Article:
5. Now that we’re fully vaccinated, we have become, once again, the grandparent sitters for when the grandkids get out of school early or have a day off when both parents have to work. Seeing the kiddies is definitely the best part of our week and the very best part of finally being vaccinated. We have always been happy to help out; in fact I watched both kids 9 hours a day 4 days a week for 4 years early on, and loved every exhausting minute! We had long since stopped sitting the kiddies on a daily basis when our son & daughter-in-law moved out of state, but still were occasionally enlisted to help out. Then the pandemic hit and suddenly we couldn’t see each other, except for a very rare, socially distanced, meetup (Thanksgiving & Christmas were very weird last year!). But now things are slowly returning to our new normal. We have abandoned masking completely in our house, once again able to comfortably engage the kiddies while cooking with them or working on craft projects or simply being silly with them (our very favorite thing to do!). I only have positive feeling about our new normal. While we still mask up in public places I no longer look at everyone who passes me in the grocery store as if they are Typhoid Mary! Just giving up that heightened feeling of fear and terror over an unseen enemy is the best feeling in the world!

  6. I am rereading a lot more of my ebooks & I always had hand san with me for years;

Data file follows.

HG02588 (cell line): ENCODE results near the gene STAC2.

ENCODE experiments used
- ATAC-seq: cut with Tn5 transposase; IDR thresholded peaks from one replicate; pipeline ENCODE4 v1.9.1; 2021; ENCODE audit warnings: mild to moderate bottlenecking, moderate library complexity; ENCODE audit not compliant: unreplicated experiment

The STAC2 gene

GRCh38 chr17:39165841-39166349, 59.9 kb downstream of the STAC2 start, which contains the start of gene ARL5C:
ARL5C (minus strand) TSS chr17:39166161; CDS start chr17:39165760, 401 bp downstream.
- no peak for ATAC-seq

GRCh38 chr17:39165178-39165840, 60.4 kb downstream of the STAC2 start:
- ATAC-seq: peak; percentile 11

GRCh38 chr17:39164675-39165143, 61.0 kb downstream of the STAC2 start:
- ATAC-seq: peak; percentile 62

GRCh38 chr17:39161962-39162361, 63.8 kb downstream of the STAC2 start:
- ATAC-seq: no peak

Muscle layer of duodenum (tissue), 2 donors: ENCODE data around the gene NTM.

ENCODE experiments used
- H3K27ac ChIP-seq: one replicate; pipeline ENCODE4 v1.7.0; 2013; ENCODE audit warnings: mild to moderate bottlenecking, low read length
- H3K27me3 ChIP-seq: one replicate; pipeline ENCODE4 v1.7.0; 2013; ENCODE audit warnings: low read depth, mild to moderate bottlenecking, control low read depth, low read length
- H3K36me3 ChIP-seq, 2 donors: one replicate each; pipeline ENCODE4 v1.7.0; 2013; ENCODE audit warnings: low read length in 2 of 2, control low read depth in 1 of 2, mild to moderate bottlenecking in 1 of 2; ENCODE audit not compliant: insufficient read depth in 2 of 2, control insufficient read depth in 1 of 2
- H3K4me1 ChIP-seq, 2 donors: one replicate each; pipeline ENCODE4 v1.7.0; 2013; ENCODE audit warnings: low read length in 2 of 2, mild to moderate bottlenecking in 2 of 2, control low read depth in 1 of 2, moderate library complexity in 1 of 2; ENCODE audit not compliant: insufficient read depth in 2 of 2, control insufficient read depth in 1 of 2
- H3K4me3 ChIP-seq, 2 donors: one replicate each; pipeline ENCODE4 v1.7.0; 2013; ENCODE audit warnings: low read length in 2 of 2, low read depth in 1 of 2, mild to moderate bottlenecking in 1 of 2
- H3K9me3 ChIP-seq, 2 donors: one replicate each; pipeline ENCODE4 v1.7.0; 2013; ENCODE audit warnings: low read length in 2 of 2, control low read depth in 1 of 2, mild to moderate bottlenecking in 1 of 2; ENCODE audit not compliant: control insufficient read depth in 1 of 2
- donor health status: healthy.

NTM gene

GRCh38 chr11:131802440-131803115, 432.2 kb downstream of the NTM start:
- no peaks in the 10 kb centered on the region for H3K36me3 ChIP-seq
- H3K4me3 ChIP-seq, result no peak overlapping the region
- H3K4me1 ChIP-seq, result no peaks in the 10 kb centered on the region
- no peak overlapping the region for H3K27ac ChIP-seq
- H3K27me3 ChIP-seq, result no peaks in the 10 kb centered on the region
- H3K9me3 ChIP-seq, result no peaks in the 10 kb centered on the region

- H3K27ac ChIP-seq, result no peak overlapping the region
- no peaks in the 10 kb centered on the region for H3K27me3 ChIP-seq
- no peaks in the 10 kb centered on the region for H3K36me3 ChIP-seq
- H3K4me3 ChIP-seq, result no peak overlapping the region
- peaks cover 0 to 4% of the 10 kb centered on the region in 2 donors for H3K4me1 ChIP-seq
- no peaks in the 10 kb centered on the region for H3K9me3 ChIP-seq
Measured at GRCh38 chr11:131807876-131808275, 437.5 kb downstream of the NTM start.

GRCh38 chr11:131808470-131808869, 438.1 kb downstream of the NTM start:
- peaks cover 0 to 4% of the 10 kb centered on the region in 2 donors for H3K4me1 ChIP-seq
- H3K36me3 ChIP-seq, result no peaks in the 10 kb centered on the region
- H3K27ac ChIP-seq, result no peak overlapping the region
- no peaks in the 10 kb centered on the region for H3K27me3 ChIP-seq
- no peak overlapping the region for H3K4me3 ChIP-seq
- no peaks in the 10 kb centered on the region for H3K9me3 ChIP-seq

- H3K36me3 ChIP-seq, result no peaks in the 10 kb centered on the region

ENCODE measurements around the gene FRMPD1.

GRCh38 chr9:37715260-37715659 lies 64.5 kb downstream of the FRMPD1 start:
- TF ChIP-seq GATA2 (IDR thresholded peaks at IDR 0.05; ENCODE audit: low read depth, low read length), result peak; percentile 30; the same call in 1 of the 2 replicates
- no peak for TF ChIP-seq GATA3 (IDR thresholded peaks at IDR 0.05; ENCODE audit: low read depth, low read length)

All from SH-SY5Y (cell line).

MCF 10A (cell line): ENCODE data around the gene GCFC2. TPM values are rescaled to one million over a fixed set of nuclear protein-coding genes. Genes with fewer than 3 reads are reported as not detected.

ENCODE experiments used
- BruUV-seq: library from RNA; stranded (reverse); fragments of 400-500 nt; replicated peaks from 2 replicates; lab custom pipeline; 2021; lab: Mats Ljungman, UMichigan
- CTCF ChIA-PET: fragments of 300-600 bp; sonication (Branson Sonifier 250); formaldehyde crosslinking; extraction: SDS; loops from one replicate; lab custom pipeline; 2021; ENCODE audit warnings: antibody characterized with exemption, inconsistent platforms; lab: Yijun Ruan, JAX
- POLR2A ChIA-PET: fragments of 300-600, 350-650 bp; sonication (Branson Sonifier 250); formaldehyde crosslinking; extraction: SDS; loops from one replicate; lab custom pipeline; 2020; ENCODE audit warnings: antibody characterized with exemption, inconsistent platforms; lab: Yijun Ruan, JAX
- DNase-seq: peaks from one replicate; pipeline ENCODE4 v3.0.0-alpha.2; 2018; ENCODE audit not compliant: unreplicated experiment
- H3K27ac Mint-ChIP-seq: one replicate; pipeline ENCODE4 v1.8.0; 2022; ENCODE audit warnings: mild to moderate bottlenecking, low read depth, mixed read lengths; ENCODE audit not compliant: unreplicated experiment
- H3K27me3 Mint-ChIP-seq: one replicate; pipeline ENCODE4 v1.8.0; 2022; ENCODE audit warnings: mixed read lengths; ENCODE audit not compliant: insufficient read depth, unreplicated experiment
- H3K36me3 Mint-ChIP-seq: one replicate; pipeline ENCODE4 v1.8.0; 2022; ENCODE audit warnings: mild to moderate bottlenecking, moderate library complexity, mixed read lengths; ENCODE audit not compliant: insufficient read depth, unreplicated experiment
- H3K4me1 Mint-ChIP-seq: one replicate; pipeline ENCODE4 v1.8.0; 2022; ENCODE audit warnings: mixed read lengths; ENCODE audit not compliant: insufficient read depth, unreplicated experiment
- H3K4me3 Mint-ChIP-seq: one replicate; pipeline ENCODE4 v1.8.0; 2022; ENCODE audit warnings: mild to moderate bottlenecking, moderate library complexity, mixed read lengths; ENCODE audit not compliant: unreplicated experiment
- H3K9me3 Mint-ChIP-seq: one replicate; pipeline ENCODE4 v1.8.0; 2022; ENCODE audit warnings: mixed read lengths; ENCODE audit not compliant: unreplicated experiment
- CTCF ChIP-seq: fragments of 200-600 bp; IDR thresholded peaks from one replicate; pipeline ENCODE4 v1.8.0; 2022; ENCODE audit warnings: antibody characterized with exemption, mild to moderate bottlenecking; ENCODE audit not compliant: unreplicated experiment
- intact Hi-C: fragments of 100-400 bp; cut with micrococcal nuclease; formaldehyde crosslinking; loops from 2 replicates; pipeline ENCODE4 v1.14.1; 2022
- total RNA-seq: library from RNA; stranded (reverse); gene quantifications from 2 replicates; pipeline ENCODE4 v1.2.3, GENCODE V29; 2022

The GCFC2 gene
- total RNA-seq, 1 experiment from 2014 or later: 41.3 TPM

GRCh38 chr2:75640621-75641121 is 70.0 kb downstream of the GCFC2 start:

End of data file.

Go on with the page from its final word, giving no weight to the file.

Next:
No changes there, just use a different one now!!!

  7. I’ve been home with the kids for years, so that hasn’t changed. We run our business out of our home and I also homeschool. Taking care of barn chores and pets, etc hasn’t changed. But we’ve been out more this past week. Or I’ve taken the kids out more. We went to a local greenhouse and picked out plants/seeds for our garden on Friday. My kids were excited to be able to do that again. Last year they didn’t go with us for plants and we ordered our seeds online. Just getting in the truck and going out is something they haven’t been able to do much in the past year. ( They barely went to any store unless it was in our small town, and that was just the feed store and the gas station) But It felt good. Like an adventure that we took for granted before. Something we wouldn’t have thought twice about over a year ago. It was just something we did every year was pick out seeds and plants. I imagine it kind of became a chore. Now it’s new again and I think it was fun for them (and me). It’s seems like people are starting to be friendly again too at the grocery stores or even at the greenhouse. For awhile there you could tell that some people just needed the interaction and to just talk to someone and be friendly. Now it seems like more people are opening themselves up again and smiling. Not being afraid to interact with others.